Figure V-5


58
The curvilinear coordinates for the state of in E are
given by Eqs. (11-8 and 9), where 0^ =
a2l
tan
sin ab sin ip^
cos STB
T
s i n
-1
(sin a b sin ip 2 )
T
The rotation of link 3 about pivot b completes the motion
specification of link 3.
dk
Y22'
where p2 is given by Eq. (11-12) as
21
dx
-1
tan" (tan ip2 cos ab)
3.1 The Four-Bar
1. The four-bar can be used if the symbolic
transfer (Fig. Ill- 2b )
a-*A, b-*B 1 +1 2--2 3--3
occurs.


150
Applying this data set to the curvature transformation
yields the locus of cranks BA. From the locus, circle
point B and center point A are chosen (Fig. VI-2).
B(X Y Z) = (.0564 .2826, .9576)£=Q
A(X Y Z) = (.0878, -.1 993 .9760)
C(X Y Z) = (.4203, -.8400 .3432)£=Q
BA = 27.97
CB = 83.40
The resultant mechanism guarantees the satisfaction of
the initial problem specification, but several additional
quality factors may limit the usefulness of this mechanism
To further evaluate the quality of this mechanism, an anal
ysis must be run. It was found that the crank AB cannot
rotate a full 360 so that a motor could not be attached
directly. Generally, a designer would stop here and se
lect a new crank from the locus satisfying the initial
motion specification. In this case we will pursue the
analysis to demonstrate additional points. The analysis
is summarized in Figure VI-3 for order k = 0,1,2. Note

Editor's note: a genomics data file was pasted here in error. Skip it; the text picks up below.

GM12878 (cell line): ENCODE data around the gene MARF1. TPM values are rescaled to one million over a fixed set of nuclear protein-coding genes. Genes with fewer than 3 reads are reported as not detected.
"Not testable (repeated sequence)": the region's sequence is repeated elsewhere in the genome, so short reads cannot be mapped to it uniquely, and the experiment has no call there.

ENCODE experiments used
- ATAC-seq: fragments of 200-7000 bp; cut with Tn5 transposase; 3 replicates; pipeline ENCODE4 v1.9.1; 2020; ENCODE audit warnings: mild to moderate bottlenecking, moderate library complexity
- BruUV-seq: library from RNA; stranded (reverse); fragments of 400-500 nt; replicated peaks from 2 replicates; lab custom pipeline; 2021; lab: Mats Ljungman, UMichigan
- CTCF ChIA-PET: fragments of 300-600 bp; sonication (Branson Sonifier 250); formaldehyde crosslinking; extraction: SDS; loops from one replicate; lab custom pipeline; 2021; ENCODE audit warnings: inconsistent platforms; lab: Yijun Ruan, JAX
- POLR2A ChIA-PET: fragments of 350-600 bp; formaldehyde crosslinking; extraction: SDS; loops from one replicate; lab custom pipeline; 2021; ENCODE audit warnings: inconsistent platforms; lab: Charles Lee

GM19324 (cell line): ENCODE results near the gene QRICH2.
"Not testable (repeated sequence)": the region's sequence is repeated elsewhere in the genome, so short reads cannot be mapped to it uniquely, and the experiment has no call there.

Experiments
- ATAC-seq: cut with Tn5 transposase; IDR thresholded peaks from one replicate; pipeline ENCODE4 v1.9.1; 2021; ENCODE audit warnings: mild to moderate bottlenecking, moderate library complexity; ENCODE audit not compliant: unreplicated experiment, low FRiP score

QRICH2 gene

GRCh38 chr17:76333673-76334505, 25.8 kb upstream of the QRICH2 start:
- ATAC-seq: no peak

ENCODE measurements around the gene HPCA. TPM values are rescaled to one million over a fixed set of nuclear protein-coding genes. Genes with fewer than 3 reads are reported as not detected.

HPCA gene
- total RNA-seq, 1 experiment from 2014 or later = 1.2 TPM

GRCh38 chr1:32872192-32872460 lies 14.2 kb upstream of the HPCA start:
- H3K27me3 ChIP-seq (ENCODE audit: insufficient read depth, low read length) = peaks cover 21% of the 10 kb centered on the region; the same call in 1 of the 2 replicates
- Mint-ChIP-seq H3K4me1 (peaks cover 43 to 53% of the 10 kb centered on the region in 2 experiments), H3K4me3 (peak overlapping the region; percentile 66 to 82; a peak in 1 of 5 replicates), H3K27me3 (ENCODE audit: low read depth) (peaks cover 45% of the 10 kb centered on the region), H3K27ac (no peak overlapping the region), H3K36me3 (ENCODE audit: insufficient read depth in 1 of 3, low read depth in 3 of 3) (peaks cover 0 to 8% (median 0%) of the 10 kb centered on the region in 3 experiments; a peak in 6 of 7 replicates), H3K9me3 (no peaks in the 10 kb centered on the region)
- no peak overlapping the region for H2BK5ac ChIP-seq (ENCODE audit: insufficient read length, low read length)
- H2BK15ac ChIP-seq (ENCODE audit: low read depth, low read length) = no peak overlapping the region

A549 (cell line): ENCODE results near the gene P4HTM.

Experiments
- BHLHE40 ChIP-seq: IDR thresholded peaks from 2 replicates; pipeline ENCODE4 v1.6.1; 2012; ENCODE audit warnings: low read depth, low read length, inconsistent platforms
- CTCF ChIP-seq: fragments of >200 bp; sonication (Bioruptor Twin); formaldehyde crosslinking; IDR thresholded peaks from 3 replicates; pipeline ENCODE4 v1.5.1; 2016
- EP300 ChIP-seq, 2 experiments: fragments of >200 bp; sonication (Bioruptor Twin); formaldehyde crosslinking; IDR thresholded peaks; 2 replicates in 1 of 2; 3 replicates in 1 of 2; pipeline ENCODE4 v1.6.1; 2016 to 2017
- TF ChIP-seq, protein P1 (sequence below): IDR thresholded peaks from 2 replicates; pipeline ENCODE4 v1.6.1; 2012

in this case, that both positions =0 and =3 are satis
fied without reassembling the 1inks in adi fferent config
uration. This is not always true and must be guarded


70
6. Find the motion specification set for link 4
with link 3 fixed by
3 fn = 3
{a, 8, y] ^ + Eq. (11-30) where j r = 2
(m = 4
7. From the curvature transform with the specifi
cation set from step 6, find link 6 from circle
points G and center points H.
8. Invert the mechanism to the original system
by fixing link 2. Note that points A, F,
and H form a rigid ternary as well as points
C, D, and G.
6.4 The Stephenson 1
1. Make the following symbolic transfer (Fig.
Ill-8a)
a+F, b+A, c+B
T+l, 2+3, 3+2, 4+5
2. Find the motion specification set of link 5
with reference link 1.
{o-6+15i = taci-Bc*Tc.>
3. From the curvature transform find link 4 with
circle point C and center point D.
The coordinates B(X,Y,Z) can be found from sub-
s t i t u t i n g
a5£
and
B5£
into
XfU
s i n
e5£
VB* '
sin
LD
3
cos 8
5 £
ZBl
cos
a5£
cos 8
5£
4.


117
B
Figure IV-15


9
g(x,y,z) to be spatial, spherical or planar to meet the
specified design positions. It should be noted that
spatial mechanisms include spherical and planar mechanisms
as a proper subset.* Planar mechanisms are also a subset
of spherical mechanisms. With this in mind, the designer
could always choose spatial specifications to satisfy the
problem function f(x,y,z). Spatial mechanisms have many
more parameters to be considered and are often unneces
sarily complex. In addition, there are no well-established